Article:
I admitedly carry my weight well (I.E. it's fairly evenly distributed). Even when I've been as high as 235, people at work referred to me as not fat (I.E. no one tried to force me to eat, but I was mentioned as a reference target when other guys were talking about dieting) despite being obese.

If you have problems thinking about fit-obese, it might be because you don't necessarily realize what obese can look like.

Additionally I've seen some people at some 10k runs who looked to be obese (based upon a frame similar to mine at peak weight), but turned in times under an hour which I'm willing to call "fit."
posted by nobeagle at 1:01 PM on March 24, 2015 [6 favorites]


Skinny people can be fat too. It's called being skinnyfat. As in: underweight, yet with low muscle mass, and high bodyfat. Nerds who eat junk food but are "skinny" are in fact also fat. This described me for most of my life too. We're all fat!!

We know people are fatter than they were three or four decades ago. And also... lower testosterone levels among men, too. Higher levels of neurological/cognitive deficits, disorders, atypicalities, whatever you call them. More allergies. Cancer too (some of them). Fatness might be the fault of the fat, but ADHD? Peanut allergies? I'm no Food Babe "chemical"-phobe but I can't help but wonder... the environment has changed a lot since the 70's.

In my family, I have seen how a slightly higher BMI can be an advantage at the outset of cancer or very old age.

This is why I'm shooting for jacked and tan until about 55, then I plan to let myself go a little bit. A few extra pounds going into your old age is good for you.

If you're under 6 feet and weigh over 300 pounds then is it possible for you to be "obese-fit"?

Fit for what? Sumo wrestlers, powerlifters, strongmen all can get up into 300's and 400's. They are fit for their chosen professions. So, fit? Sure! Healthy? Nah. Even lean - and there are 350+ lb strongmen who are very lean - it is hard on the body. And... even they slim down when their careers are over (if they're smart). For all the reasons docpops listed... joint problems, diabetes, etc.
posted by mrbigmuscles at 1:04 PM on March 24, 2015 [2 favorites]


"Fit for what?"

That's what i was wondering. The obese part in the study a few comments up is measured by BMI but I don't know anything about CRF so I'm reading up on it now.
posted by I-baLL at 1:11 PM on March 24, 2015


This article is an excerpt from a book, so blame the book for crappiness if you disagree with it, but "The Atlantic sure has become crappy" is about as sweeping a generalization as the rest of your comment. You can say that agribusiness and the processed food industry make money from obesity. You can also say (as this article does) that the fitness and diet industry and its various savory and unsavory hangers-on make money from whipping the fear of obesity.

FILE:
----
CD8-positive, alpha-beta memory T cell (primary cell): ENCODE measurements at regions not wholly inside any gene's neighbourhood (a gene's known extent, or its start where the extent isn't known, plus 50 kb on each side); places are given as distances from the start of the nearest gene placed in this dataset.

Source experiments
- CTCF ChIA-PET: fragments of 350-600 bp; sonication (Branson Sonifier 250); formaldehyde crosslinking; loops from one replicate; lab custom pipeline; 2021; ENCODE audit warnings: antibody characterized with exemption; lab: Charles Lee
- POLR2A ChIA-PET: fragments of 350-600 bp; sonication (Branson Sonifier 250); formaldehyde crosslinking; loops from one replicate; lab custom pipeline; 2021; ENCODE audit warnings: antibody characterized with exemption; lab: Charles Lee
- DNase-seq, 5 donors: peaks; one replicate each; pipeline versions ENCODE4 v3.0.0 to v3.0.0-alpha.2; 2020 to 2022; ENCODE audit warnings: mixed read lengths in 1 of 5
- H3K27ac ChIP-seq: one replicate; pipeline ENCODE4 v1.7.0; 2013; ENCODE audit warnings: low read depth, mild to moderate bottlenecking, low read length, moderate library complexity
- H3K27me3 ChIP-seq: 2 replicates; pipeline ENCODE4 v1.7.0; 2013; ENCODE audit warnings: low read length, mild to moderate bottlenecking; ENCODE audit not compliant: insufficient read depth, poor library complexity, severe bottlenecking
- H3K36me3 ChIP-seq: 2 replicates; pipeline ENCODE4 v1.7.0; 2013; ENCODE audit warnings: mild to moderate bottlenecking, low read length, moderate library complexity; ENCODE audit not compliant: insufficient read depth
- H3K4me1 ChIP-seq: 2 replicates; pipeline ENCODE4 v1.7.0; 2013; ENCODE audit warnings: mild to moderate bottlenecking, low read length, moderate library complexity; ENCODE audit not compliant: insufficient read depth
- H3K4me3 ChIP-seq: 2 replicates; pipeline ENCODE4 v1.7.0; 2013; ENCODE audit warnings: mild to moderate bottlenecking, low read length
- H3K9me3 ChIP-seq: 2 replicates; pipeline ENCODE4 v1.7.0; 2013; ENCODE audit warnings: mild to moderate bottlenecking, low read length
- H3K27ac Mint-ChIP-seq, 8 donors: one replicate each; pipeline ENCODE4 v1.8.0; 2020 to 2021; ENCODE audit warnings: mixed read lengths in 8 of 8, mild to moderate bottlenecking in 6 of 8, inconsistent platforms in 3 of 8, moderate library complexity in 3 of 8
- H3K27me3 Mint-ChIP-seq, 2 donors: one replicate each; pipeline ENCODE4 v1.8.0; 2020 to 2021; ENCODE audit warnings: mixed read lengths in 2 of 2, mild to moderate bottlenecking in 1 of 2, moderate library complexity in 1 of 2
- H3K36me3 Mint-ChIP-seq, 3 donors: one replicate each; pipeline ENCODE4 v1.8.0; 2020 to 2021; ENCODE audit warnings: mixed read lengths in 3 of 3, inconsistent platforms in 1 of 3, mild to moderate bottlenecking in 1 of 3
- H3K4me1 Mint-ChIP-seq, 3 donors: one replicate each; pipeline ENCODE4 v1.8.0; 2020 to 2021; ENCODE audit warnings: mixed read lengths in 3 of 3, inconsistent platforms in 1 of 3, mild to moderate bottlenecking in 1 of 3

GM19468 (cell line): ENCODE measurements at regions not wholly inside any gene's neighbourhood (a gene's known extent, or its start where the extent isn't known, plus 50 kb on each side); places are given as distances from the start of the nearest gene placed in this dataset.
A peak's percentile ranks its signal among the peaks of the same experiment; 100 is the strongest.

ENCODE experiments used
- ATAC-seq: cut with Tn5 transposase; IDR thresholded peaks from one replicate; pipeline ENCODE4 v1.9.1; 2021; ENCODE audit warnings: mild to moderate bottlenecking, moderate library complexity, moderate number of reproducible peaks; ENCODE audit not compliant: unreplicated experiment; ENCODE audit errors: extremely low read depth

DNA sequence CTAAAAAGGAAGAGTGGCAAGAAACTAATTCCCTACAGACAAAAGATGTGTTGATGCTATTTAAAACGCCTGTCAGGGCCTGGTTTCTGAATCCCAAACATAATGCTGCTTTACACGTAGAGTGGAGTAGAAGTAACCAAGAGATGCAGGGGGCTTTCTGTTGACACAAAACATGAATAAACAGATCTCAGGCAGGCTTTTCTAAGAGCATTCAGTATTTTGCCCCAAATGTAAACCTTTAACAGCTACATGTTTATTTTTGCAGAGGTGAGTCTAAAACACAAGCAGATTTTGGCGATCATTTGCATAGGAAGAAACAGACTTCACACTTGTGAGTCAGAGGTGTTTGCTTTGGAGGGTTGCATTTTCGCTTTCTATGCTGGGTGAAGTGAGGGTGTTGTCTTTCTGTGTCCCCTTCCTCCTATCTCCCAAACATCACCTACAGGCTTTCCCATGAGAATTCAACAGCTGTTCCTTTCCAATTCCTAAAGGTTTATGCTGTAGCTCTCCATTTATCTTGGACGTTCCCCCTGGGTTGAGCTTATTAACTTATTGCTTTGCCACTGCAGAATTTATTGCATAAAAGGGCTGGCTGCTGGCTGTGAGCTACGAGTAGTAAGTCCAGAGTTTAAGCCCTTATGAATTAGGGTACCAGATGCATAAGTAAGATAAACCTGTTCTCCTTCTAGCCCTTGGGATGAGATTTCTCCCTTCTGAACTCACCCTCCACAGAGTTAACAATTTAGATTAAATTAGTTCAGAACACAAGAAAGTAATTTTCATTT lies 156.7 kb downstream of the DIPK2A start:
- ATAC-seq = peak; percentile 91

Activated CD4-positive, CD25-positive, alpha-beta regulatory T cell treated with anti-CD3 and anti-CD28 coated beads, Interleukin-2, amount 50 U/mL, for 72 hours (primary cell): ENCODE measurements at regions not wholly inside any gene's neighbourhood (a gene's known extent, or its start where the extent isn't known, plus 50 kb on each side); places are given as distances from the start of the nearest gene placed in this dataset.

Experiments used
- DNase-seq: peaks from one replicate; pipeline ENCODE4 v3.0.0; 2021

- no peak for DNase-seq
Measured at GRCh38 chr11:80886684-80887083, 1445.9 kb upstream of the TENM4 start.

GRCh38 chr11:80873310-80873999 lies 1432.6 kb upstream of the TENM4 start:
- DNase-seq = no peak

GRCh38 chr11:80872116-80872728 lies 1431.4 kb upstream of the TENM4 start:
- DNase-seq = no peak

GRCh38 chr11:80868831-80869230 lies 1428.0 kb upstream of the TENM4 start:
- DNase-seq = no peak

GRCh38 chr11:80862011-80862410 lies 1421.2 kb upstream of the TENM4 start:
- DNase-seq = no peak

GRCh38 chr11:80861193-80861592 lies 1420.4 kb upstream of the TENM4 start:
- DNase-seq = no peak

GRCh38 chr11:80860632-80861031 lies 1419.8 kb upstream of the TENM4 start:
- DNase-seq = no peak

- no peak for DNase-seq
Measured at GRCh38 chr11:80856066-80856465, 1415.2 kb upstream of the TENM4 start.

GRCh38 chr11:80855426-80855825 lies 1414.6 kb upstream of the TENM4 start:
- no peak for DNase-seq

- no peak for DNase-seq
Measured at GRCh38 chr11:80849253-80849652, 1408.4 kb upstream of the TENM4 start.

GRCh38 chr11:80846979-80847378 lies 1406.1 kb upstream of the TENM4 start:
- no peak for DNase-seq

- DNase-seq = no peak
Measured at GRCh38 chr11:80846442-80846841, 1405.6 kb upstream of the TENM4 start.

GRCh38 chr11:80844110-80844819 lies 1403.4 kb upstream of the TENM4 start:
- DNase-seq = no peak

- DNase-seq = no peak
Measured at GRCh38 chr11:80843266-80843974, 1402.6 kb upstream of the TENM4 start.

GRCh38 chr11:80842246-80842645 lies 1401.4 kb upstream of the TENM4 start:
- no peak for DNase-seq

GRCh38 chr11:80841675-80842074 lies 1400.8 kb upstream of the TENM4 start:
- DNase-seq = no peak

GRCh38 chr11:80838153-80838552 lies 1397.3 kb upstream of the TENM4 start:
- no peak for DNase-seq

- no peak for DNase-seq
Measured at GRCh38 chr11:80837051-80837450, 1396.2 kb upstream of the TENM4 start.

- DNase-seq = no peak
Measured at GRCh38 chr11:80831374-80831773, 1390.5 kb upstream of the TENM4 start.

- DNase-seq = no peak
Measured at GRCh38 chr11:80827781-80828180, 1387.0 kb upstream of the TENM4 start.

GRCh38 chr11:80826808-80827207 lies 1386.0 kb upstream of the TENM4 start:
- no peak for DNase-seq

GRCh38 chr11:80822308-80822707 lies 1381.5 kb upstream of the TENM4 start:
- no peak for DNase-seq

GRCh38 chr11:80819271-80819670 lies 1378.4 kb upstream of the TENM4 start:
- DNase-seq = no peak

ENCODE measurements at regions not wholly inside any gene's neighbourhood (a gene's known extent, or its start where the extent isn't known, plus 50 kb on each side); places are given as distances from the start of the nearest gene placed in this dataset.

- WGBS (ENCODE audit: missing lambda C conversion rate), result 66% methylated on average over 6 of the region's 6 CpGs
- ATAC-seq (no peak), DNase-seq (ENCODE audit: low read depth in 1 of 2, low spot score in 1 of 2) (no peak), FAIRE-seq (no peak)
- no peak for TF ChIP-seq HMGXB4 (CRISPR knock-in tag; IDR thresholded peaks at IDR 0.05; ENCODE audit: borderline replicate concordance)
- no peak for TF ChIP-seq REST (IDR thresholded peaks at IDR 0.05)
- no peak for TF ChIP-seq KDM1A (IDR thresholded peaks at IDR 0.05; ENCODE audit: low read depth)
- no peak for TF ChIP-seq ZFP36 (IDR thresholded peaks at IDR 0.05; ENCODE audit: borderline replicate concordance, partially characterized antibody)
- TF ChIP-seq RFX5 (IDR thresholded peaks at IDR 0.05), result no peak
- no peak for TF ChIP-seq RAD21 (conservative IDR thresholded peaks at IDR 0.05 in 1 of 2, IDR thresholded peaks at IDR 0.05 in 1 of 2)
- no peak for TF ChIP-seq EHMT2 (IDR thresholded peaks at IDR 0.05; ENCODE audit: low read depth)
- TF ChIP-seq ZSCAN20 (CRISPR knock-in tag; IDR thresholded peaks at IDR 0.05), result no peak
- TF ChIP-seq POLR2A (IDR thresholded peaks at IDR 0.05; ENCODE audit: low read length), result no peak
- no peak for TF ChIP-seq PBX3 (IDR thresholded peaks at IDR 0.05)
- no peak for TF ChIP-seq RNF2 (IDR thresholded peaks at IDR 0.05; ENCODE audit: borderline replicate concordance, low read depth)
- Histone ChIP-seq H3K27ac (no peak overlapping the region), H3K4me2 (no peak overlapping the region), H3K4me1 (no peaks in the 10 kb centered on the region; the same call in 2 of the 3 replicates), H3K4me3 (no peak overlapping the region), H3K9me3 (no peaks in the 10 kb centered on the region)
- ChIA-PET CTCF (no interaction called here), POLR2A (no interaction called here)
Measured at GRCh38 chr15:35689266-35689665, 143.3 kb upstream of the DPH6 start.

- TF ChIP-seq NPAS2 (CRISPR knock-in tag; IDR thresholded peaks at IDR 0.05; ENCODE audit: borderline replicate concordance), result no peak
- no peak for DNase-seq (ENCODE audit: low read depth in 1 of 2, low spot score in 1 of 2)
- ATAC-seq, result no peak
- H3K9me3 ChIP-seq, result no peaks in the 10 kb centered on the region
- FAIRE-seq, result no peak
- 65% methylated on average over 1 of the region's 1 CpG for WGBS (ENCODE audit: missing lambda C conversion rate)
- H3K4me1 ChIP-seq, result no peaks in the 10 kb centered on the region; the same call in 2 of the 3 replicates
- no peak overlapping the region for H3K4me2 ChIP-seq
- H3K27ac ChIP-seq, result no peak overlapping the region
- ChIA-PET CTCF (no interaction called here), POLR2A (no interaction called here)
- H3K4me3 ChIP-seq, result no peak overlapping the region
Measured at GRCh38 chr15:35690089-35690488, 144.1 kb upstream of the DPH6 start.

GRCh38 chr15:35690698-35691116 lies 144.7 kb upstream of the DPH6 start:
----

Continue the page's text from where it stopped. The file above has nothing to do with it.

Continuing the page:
I have had a subscription to the Atlantic for years, and I think that in the last year or two they have started publishing way more book excerpts, or maybe they are just crappier book excerpts that I am noticing more. Either way, it is a trend that I have noticed and I don't find it to be a positive trend for them. (The New Yorker does this all the time with fiction, but much less often with non-fiction, and the quality of their fiction excerpts doesn't seem to have changed in recent years.)
posted by Dip Flash at 1:21 PM on March 24, 2015


The obese part in the study a few comments up is measured by BMI but I don't know anything about CRF so I'm reading up on it now.

This is exactly the problem, illustrated: BMI has replaced actual cardiorespiratory fitness as The Fitness Metric for most laypeople, to the point where we now tend to use weight as a lazy shorthand for actual fitness despite ample evidence that the two are frequently decoupled.
posted by dialetheia at 2:37 PM on March 24, 2015 [10 favorites]


I think I can authoritatively state that skinny people can indeed enjoy junk food in excessive quantities.

Anyone can enjoy junk food in excessive quantities. But it will increase your risk of cancer and cardiovascular disease, regardless of how much you weigh.
posted by straight at 3:56 PM on March 24, 2015 [3 favorites]


muddgirl: It's not 100% correct but it's not far off. From Online Etymology Dictionary:

Eww. Let's use the OED instead, just to be safe.
classical Latin obēsus fat, stout, plump < ob- OB- prefix + ēsus , past participle of edere to eat (see edible adj.). The classical Latin verb obedere is otherwise unattested. Compare Italian obeso (1588), Spanish obeso (1606), French obèse (1825).
Rare before the 19th cent.
And why not, one of the earliest usages:
1654 E. Gayton Pleasant Notes Don Quixot i. iii. 8 One said of an Over-Obese Priest that he was a great Arminian; grant, quoth a second, that he be an Arminian, I'll swear he is the greatest that ever I saw.
posted by barnacles at 5:23 PM on March 24, 2015


For me, it went hypertension, serious sinus infections, fatigue and shortness of breath, then weight gain. My doctors did all sorts of tests up until I hit 160 lbs. Then I was sent on my way with a diet. After two years of steadily gaining another thirty pounds, I finally convinced my doctor to get a few tests. It came back indicating COPD. He gave me an inhaler and didn't offer any referrals to help me regain my cardiorespiratory fitness.

Once I lose the weight, then I'll be allowed to get fit.

I switched doctors because I'm going on three years of being unable to walk the thirty stairs to my house without taking a pause to catch my breath.